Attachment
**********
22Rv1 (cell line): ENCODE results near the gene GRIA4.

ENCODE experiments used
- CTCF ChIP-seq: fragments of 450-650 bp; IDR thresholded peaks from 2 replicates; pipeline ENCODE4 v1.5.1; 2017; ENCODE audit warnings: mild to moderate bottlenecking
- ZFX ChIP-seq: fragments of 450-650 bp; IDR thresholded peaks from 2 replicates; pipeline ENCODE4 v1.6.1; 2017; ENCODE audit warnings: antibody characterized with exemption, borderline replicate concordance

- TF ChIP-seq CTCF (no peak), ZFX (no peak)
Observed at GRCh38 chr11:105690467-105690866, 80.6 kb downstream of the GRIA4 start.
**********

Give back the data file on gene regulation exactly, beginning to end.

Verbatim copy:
22Rv1 (cell line): ENCODE results near the gene GRIA4.

ENCODE experiments used
- CTCF ChIP-seq: fragments of 450-650 bp; IDR thresholded peaks from 2 replicates; pipeline ENCODE4 v1.5.1; 2017; ENCODE audit warnings: mild to moderate bottlenecking
- ZFX ChIP-seq: fragments of 450-650 bp; IDR thresholded peaks from 2 replicates; pipeline ENCODE4 v1.6.1; 2017; ENCODE audit warnings: antibody characterized with exemption, borderline replicate concordance

- TF ChIP-seq CTCF (no peak), ZFX (no peak)
Observed at GRCh38 chr11:105690467-105690866, 80.6 kb downstream of the GRIA4 start.